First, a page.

Dear Fellow Film Critics,
2015 offered up some pretty high-octane cinema - a man on Mars, a Max gone mad, and galaxies far, far away. But none of these magna opera hold a candle to the quiet, unadorned, explosion-free drama that is my absolute favourite film of 2015. Andrew Haigh’s 45 Years commanded all of my attention and emotion, broke my heart, and haunts me months after seeing it.
A week shy of his 45th wedding anniversary, Geoff learns that the remains of his former lover, Katya, have been found, 50 years after she fell to her death during a Swiss hiking holiday. He drifts away to where his wife, Kate, can’t seem to reach him. And with that slight tug, a lifetime of contentment and comfort begins to unravel, exposing the fragile center that arguably lies at the heart of all human bonds, even those we think unbreakable. Especially those.
A huge part of why I love 45 Years so much is that it reminds me of Daphne du Maurier’s Rebecca, which is only the most awesome and flawless novel ever written. In it, the memory of the deceased first love poisons the mind of the new wife with questions and doubts. In 45 Years, Katya, perfectly preserved in a glacier, frozen in time and in Geoff’s old photographs hidden in the attic, comes to haunt Kate, no longer the new wife, but aged and weathered compared to the ghost of the woman whose place she took. But while Rebecca in du Maurier’s novel is a sinister, overwhelming presence that almost commands more of our attention as the live characters, Katya never really becomes important to the audience. It is Kate to whom our hearts go out, as Geoff withdraws into his memories and residual grief, leaving her to her sadness, jealousy, and disillusionment. As Kate and Geoff, Charlotte Rampling and Tom Courtenay are amazing together, breathtakingly intimate one instant, and suddenly, jarringly, alien to each other the next. The undoing of their relationship is so tough to watch because, at the beginning, they do such a brilliant job of drawing you into their cozy, content little world.
The film has an elegant ‘bare bones’ feel to it, from its simple yet masterful cinematography to the absence of a musical score. Yet, it never feels empty or lacking. Each scene is suffused with an intimacy and energy that belie its slow pace. The neat, static framing of each shot allows the characters to draw together and apart as they struggle to grasp at what was once solid between them and is now startlingly fragile. The lighting plays between obscuration and illumination, the week-long, foggy, greyness giving way to warmth and brightness only towards the end (with no small amount of irony), at Geoff and Kate’s anniversary party, the happy ending that should be but is not to be.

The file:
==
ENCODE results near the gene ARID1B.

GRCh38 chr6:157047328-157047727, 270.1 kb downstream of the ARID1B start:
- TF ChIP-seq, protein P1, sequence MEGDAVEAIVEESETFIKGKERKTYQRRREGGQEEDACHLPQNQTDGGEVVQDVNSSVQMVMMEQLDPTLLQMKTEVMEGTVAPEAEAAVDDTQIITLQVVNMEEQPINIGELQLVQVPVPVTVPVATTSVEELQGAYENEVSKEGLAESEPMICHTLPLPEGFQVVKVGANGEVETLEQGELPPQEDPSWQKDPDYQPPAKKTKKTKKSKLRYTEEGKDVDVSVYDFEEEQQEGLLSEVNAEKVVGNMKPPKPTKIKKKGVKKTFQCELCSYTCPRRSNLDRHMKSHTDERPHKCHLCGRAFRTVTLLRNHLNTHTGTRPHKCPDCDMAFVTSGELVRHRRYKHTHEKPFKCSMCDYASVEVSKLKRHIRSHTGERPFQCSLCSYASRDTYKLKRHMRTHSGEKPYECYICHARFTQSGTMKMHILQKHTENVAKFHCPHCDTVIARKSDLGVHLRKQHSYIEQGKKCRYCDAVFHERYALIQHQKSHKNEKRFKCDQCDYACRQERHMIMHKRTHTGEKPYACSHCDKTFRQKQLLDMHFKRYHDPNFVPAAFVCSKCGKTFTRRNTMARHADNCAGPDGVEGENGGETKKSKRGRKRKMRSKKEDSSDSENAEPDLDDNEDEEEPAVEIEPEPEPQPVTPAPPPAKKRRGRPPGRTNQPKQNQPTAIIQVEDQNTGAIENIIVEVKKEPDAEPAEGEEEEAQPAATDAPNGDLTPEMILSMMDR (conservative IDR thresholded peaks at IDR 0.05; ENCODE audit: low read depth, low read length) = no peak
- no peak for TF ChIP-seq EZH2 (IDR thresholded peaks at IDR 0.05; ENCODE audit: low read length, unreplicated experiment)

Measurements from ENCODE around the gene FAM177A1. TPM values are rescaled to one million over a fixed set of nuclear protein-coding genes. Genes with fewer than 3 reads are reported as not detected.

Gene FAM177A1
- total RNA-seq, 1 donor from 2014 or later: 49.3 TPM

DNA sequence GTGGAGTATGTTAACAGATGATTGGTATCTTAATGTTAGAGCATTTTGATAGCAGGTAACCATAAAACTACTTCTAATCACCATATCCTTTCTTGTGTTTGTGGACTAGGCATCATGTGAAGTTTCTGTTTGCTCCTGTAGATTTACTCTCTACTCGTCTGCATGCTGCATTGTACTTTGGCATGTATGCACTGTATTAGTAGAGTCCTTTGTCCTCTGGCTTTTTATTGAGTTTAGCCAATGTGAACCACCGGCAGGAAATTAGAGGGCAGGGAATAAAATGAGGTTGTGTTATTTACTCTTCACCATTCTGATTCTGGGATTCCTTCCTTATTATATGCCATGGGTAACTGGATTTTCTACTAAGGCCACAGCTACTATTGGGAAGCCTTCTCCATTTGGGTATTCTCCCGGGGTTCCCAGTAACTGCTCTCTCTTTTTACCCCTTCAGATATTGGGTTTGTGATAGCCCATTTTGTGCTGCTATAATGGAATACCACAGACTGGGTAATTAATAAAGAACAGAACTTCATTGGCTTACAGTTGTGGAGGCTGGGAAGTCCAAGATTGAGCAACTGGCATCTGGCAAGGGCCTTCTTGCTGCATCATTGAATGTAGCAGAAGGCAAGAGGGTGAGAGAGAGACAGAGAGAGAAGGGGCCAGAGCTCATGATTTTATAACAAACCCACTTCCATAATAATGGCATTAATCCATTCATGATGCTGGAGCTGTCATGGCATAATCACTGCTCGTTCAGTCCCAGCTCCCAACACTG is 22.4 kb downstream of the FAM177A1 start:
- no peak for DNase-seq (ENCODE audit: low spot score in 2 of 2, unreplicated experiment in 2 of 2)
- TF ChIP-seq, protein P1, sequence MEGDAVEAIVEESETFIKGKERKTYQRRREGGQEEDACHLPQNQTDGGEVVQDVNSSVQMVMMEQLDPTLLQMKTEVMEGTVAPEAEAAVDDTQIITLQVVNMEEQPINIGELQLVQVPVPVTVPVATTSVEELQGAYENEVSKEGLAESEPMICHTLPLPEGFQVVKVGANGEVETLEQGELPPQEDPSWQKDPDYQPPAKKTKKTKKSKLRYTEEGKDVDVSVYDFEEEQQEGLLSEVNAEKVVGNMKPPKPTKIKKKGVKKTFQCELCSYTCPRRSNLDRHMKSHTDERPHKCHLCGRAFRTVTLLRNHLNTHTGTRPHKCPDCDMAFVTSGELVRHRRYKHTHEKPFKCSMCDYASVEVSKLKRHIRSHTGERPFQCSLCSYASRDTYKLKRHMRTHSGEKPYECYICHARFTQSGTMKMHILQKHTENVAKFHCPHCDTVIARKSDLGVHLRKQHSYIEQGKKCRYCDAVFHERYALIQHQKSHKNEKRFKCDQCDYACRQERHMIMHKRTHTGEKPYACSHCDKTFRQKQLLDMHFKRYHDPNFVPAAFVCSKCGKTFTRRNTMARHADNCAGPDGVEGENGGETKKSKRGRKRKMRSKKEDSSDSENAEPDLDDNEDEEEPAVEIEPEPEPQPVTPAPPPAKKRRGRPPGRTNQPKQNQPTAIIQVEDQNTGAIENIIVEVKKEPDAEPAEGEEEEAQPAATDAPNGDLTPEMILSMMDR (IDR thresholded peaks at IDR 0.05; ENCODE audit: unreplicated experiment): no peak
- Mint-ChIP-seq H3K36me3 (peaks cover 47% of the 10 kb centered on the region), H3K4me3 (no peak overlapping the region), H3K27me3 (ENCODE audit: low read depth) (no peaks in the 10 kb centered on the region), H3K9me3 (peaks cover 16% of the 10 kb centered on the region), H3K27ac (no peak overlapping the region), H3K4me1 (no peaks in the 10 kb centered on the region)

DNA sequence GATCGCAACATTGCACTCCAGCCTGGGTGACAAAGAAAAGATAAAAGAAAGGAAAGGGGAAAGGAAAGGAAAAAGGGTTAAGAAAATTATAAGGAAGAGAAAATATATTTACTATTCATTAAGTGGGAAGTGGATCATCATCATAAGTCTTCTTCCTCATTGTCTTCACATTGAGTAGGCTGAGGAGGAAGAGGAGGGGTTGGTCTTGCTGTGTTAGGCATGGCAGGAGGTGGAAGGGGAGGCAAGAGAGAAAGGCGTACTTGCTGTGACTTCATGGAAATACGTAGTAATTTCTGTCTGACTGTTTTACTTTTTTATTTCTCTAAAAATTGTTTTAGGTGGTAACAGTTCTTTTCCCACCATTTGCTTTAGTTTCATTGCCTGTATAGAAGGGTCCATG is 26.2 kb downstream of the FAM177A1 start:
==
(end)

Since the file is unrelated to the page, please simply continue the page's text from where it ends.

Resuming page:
45 Years is getting some well-deserved love at the top of awards season, most notably for Charlotte Rampling’s portrayal of Kate. The camera often remains on her face for long stretches, and it’s like she packs three pages of dialogue into the wordless droop of her eyes and the subtle turn at corners of her mouth. Rampling is never less than utterly brilliant, so it almost feels redundant to go on about what a great job she does, but I will say that the real marvel of her performance is that it owns the narrative but also grants you room to move with her and feel as she feels, and you can’t help but wonder, “What would I do if…?” or “How would I feel if…?” Going into the Oscar race for Best Actress, there is only one shot that really needs to be submitted for consideration – the very last one; Kate’s face in close up, placid on the surface, struggling to contain the turmoil just beneath. It is a devastating image, and I was a mess as the credits rolled.
As much as I love to be entertained and dazzled, I can’t resist the small, out-of-nowhere films that swipe my legs out from under me. While 45 Years is a pretty film, and at first seems like a gentle film, it is by no means an easy film. I enjoyed the big blockbusters on most ‘Best of 2015’ lists, but this one broke me in a way none of the post-apocalyptic, outer-space, teeth-rattling fare even came close.